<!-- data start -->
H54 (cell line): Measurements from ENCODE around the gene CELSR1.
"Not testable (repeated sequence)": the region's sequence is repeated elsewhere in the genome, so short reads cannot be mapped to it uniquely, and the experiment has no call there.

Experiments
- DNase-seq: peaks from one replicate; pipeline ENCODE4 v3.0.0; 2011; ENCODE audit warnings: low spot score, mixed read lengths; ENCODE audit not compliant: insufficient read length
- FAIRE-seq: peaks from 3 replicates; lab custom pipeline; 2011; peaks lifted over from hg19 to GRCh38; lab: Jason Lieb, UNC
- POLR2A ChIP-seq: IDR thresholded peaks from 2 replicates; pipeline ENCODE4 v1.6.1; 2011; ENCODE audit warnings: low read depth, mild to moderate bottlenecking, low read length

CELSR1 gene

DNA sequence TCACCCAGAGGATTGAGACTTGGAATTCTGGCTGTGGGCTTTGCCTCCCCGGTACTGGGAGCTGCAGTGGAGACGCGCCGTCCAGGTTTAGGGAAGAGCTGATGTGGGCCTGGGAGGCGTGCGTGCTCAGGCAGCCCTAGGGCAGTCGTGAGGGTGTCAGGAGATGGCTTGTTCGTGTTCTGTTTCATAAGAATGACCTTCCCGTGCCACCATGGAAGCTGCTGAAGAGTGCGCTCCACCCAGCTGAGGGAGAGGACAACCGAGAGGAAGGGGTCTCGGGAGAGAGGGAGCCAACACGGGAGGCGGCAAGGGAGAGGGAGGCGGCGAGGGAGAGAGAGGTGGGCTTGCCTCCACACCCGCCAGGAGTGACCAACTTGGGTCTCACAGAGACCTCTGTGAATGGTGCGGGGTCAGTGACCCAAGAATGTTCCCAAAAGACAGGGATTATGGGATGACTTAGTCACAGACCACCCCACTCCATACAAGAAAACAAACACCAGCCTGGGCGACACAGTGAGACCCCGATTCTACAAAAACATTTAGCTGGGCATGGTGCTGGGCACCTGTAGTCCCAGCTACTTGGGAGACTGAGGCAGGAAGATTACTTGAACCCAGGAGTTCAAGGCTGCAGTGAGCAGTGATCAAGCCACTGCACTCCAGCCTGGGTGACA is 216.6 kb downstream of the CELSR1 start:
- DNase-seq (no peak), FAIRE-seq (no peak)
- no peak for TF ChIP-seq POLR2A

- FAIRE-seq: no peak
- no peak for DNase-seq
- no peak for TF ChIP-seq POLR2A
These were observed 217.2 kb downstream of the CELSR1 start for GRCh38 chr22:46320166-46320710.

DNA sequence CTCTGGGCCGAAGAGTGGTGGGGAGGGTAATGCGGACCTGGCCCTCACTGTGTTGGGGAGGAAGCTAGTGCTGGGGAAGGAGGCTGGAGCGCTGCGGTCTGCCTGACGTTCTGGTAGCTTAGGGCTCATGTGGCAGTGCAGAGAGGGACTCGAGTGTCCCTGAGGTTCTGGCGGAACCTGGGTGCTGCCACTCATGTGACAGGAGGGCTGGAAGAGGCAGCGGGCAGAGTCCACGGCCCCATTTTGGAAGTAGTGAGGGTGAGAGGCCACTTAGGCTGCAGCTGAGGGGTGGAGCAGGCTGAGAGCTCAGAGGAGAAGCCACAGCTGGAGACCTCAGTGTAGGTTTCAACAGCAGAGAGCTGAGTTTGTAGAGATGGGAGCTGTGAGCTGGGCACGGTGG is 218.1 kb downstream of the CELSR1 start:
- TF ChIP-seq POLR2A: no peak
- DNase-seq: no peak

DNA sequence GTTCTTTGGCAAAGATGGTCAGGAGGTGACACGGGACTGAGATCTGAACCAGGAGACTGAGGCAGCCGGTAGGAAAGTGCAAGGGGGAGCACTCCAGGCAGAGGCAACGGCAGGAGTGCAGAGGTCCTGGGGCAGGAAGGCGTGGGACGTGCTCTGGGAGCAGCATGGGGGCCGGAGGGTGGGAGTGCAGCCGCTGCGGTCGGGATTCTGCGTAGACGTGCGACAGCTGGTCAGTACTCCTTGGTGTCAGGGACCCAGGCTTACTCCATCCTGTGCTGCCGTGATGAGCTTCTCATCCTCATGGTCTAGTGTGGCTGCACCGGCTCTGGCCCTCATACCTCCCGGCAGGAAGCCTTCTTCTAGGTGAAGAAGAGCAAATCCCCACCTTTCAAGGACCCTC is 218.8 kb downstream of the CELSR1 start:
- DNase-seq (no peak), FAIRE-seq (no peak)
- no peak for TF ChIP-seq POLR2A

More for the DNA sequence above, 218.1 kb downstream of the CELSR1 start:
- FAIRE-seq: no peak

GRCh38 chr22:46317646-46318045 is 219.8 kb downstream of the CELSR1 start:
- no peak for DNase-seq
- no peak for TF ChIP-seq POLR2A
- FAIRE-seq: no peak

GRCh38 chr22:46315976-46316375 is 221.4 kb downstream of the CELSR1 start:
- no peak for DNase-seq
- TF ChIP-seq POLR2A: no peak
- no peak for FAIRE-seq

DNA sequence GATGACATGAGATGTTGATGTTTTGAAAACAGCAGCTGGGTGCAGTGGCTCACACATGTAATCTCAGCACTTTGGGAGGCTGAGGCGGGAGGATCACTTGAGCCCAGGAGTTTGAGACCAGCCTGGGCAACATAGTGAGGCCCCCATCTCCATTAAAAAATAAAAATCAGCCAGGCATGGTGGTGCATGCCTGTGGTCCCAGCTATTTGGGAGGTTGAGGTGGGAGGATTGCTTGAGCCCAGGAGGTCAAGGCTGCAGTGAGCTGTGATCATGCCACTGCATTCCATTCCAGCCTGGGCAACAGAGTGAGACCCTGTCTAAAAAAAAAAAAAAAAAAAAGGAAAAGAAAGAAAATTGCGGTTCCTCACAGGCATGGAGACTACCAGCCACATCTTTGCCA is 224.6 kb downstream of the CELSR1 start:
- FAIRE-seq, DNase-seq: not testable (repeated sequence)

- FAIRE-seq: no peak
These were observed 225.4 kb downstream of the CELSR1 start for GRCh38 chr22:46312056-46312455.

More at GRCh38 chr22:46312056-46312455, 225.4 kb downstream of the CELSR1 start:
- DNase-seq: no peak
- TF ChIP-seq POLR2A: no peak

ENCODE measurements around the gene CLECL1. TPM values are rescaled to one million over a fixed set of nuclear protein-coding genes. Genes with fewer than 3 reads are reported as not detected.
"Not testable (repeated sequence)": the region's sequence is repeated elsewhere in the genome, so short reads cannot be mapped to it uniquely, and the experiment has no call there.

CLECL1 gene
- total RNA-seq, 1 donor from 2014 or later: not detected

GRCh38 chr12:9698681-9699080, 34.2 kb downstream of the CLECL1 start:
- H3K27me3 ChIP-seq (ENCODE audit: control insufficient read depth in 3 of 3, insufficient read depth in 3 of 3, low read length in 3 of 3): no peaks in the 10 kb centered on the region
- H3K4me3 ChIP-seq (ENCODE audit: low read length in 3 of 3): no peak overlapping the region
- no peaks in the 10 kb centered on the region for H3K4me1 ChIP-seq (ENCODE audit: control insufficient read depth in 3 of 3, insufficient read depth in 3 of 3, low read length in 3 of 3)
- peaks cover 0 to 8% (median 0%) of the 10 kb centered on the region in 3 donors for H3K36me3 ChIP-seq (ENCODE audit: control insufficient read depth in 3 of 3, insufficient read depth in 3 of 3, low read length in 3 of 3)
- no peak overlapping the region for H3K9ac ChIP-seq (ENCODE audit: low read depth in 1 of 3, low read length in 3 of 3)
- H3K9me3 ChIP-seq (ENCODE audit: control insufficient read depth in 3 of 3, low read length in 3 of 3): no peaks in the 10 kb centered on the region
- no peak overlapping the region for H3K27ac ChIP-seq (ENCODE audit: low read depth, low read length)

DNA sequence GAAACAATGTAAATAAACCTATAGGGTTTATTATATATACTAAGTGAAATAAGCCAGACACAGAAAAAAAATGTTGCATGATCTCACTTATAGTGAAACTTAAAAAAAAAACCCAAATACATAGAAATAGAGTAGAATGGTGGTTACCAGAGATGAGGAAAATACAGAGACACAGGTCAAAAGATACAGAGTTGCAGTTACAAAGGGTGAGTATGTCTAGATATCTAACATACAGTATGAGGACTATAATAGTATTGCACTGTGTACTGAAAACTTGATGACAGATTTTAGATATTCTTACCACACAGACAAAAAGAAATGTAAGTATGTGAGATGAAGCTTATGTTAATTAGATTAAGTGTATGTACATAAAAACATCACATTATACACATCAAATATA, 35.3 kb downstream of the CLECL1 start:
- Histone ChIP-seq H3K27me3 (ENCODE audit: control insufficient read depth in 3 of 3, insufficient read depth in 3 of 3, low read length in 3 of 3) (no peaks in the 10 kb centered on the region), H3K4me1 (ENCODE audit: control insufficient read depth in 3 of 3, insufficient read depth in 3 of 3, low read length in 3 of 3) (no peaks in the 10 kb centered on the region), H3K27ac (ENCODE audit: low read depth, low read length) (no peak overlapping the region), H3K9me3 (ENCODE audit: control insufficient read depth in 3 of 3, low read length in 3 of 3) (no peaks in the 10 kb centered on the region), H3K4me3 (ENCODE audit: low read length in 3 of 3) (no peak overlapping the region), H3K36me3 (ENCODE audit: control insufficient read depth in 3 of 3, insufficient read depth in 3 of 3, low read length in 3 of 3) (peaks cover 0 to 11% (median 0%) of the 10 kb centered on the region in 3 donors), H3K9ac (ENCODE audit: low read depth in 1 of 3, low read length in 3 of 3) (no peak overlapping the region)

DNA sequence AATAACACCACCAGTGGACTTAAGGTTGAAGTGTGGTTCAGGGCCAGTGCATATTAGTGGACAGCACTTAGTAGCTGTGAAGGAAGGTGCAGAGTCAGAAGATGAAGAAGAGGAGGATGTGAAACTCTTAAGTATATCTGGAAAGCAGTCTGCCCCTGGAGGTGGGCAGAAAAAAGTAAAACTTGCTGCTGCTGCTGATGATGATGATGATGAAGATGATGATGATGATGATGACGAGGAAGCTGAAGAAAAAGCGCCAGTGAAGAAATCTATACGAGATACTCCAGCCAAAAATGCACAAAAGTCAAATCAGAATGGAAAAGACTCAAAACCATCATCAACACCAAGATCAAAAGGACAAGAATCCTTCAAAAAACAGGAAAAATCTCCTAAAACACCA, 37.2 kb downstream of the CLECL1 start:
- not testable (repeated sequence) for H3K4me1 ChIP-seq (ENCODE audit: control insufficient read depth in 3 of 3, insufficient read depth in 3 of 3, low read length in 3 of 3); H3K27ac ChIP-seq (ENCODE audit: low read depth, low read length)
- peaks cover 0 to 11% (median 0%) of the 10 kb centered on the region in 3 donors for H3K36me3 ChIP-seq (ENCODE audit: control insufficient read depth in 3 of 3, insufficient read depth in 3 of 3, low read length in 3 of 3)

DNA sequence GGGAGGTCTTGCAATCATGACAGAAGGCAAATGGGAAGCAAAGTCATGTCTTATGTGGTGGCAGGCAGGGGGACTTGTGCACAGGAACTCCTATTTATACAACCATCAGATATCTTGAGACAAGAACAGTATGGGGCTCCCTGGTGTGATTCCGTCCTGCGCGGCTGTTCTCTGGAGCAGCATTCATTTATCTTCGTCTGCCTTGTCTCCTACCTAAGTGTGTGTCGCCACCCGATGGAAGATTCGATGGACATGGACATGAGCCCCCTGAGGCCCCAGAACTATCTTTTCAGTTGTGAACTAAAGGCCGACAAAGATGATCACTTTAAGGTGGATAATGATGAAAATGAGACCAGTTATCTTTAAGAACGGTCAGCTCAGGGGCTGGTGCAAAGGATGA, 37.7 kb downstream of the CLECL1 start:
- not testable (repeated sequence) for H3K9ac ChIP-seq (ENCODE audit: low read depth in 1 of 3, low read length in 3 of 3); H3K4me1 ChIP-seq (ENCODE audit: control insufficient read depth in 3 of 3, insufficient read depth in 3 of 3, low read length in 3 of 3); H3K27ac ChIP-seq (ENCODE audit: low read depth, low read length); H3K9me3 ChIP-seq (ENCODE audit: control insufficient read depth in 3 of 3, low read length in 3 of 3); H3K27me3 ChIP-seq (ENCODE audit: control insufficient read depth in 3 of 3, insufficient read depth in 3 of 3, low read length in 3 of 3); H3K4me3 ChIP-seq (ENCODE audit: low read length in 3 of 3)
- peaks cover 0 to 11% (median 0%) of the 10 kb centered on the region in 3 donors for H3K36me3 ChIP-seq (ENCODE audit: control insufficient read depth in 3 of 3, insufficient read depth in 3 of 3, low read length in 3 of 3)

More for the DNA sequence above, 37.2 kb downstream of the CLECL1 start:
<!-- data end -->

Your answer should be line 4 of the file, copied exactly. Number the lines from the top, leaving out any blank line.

- DNase-seq: peaks from one replicate; pipeline ENCODE4 v3.0.0; 2011; ENCODE audit warnings: low spot score, mixed read lengths; ENCODE audit not compliant: insufficient read length